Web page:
A NEW NAME for the competition, an old name – Simon Zebo – returns for Munster. It isn’t hard to figure out what the returning fans will be more excited about. While the artist formerly known as the Celtic League is now dressed up as the United Rugby Championship, by this stage we’ve all figured out it is better to trust your eyes rather than your ears.
So while the hype surrounding the entry of South Africa’s four strongest provinces is unsurprising, unless they play to their potential, it won’t be long before the grumbling starts. During the summer, the British and Irish Lions exposed the Sharks’ limitations while memories of the dire Southern Kings and the hot-and-cold Cheetahs are fresh enough to stop us getting prematurely convinced about what the newbies have to offer (tonight, Thomond Park, kick-off 7.35pm, live RTE2).
Who knows, maybe they will be brilliant. Perhaps all four South African teams will be. You hope this is the shot in the arm this competition needs. But a new format does not necessarily equate to a new dawn. This rebranded championship has a lot to do before the doubters will be won over about its quality.
Even so, it’s in everyone’s interests for the restructured competition to be a success. If Irish clubs are to succeed in Europe again, they’ll need to arrive battle-hardened into the Champions Cup. The woefully inconsistent Scottish and Welsh sides didn’t always provide the best prep work – especially last year – while Benetton’s success in last season’s Rainbow Cup made you wonder why they’d been so awful across the previous two years.
Munster, as Johann Graan made a point of telling us during the week, were far from awful last year, winning 80 per cent of their matches. They’ve made a habit of losing the ones that count, though. Leinster in the Pro14, Connacht in the Rainbow Cup, Toulouse in the Champions Cup, were bitter defeats.
There’s something about their line-up tonight, however, which offers a little hope. Zebo’s return is a big thing but so is RG Snyman’s. The giant South African had his first season in Limerick wiped out with a knee injury. Seeing him on the bench offers Munster a glimpse of what’s possible when you have an absolute brute of an enforcer staring across at opposing second-rows.
The biggest change, though, may be more subtle. While CJ Stander was a superb servant and impressive in terms of his consistency, there is a genuine hope that Gavin Coombes’ permanent relocation from blindside to No8 offers the team a better ball-player from the base of the scrum.
Throw in the choice of Craig Casey at scrum-half, whose eye for a break is complemented by the willingness of his outhalf, Joey Carbery, to run the ball as well as just kick it, and you have potential for a better brand of rugby to be played.
Of course all this is really only possible if the boys up front provide the 8-9-10 combo with a platform to work off. Like Carbery and Snyman, Dave Kilcoyne’s season was badly interrupted last season with injury. He knows he finally has the chance to become Ireland’s permanent No1 this season after the longest apprenticeship imaginable. There’s no better time to stake a claim than now.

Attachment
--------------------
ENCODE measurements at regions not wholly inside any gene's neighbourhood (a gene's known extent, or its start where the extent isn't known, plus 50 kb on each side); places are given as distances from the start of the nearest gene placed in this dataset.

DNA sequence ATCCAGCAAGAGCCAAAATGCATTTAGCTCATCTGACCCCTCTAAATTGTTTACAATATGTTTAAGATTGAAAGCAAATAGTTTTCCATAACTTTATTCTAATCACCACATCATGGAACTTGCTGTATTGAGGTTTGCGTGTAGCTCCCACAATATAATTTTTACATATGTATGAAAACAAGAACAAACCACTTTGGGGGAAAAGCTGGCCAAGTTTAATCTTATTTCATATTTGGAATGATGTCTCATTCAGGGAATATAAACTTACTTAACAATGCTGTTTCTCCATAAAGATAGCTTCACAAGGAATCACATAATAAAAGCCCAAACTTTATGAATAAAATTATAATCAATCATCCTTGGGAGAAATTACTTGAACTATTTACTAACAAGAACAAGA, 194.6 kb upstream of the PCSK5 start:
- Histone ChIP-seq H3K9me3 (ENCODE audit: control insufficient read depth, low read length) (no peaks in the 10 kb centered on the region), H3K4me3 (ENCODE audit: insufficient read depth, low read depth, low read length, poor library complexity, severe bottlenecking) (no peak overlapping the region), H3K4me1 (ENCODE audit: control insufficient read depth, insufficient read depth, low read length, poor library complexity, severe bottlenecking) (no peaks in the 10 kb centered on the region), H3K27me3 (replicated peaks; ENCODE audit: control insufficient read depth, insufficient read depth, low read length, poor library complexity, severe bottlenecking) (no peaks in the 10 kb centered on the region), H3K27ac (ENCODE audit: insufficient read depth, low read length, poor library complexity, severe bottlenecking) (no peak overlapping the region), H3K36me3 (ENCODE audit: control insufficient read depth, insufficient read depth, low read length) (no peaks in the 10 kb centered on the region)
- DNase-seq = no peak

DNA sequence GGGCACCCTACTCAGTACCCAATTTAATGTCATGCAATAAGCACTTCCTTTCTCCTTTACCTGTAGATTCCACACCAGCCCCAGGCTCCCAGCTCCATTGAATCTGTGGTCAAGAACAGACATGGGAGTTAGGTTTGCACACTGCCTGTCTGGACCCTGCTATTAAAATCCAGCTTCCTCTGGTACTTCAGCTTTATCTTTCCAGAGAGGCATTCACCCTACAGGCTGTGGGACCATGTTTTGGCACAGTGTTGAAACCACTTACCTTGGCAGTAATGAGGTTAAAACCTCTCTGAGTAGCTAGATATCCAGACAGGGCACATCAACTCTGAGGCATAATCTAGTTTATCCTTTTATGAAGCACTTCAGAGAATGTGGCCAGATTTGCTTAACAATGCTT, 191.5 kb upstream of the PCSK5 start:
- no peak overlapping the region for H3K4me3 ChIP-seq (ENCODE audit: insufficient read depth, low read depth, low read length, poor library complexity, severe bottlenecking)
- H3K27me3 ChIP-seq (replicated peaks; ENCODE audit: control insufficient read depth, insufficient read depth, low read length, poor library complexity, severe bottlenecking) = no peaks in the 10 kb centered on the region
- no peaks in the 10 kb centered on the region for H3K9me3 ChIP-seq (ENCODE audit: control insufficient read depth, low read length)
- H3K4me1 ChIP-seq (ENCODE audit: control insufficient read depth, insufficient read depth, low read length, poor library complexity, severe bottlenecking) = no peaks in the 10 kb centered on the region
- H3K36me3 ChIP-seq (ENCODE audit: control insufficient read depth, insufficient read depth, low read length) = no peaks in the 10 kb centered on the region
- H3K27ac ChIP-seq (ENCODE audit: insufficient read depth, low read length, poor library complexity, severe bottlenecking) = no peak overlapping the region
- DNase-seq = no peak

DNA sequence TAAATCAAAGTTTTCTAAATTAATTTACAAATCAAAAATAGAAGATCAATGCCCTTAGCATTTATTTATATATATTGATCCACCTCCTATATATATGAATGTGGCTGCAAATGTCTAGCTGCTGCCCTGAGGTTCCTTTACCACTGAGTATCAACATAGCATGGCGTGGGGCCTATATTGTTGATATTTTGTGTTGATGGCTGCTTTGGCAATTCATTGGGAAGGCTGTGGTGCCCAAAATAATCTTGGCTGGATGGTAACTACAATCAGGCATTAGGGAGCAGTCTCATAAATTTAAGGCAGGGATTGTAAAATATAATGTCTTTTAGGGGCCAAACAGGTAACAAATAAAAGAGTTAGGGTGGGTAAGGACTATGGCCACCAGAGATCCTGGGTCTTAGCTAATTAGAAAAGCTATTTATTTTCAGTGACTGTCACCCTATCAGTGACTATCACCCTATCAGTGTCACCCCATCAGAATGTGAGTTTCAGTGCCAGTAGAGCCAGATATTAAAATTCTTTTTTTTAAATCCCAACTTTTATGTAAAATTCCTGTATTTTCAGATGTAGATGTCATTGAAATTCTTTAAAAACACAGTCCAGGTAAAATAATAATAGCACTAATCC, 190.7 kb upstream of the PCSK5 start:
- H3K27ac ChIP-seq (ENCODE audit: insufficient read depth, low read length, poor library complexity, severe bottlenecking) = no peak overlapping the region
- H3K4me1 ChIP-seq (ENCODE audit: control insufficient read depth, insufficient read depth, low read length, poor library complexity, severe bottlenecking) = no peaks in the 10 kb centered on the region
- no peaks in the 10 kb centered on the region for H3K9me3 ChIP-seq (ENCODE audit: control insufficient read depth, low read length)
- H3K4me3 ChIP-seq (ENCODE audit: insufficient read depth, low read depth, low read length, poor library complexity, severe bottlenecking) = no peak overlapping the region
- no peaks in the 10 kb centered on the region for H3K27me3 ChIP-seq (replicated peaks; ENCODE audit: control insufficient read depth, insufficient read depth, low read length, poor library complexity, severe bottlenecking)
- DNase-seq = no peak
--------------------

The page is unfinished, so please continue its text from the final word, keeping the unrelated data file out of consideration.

It wasn’t that long ago that Niall Scannell and John Ryan were performing decently in a Test series for Ireland in Australia, clearly a more challenging arena than this. They’ll need to rediscover that form very promptly if they’re to wear a green shirt this season.
You’d also imagine Fineen Wycherley and Jack O’Donoghue – named in the second row and back row respectively – have had similar internal conversations about pushing on from the provincial scene to become regular starters with Ireland rather than onlookers. This is audition time. Do it here, against allegedly strong opposition, and their case can be made a lot more noisily.
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As for Munster, at various stages this season, people will refer to their 10-year title drought, and while many believe the addition of the South African Four will make that job more difficult for them, the reality is they’ve plenty going for them.
They’ve been backed in the market – neither Snyman nor Damian De Allende come cheap – they have a crop of players in the right age-bracket, from Casey to Carbery, Coombes to Wycherley, and they have depth in most departments. Plus they have their fans back. Those returning patrons should get plenty to cheer about this evening.
Munster: Mike Haley; Andrew Conway, Dan Goggin, Rory Scannell, Simon Zebo; Joey Carbery, Craig Casey; Dave Kilcoyne, Niall Scannell, John Ryan; Jean Kleyn, Fineen Wycherley; Peter O’Mahony (C), Jack O’Donoghue, Gavin Coombes.
Replacements: Diarmuid Barron, Jeremy Loughman, Keynan Knox, RG Snyman, Thomas Ahern, Rowan Osborne, Ben Healy, Chris Cloete.
Sharks: Bosch Curwin; Penxe Yaw, Kok Werner, Louw Marius, Abrahams Thaakir; Chamberlain Henry (Boeta), Pienaar Ruan; Mona Khwezi, Van Vuuren Kerron, Du Toit Thomas; Roets Le Roux, Grobler Gerbrandt; Richardson Dylan, Venter Henco, Buthelezi Phepsi (C).
Replacements: Mbatha Fez (FRR), Mchunu Ntuthuko (FRR), Mchunu Khutha (FRR), Gumede Mpilo, Van Heerden Ruben, Andrews Hyron, Nohamba Sanele, Ward Jeremy.Internet Explorer Channel Network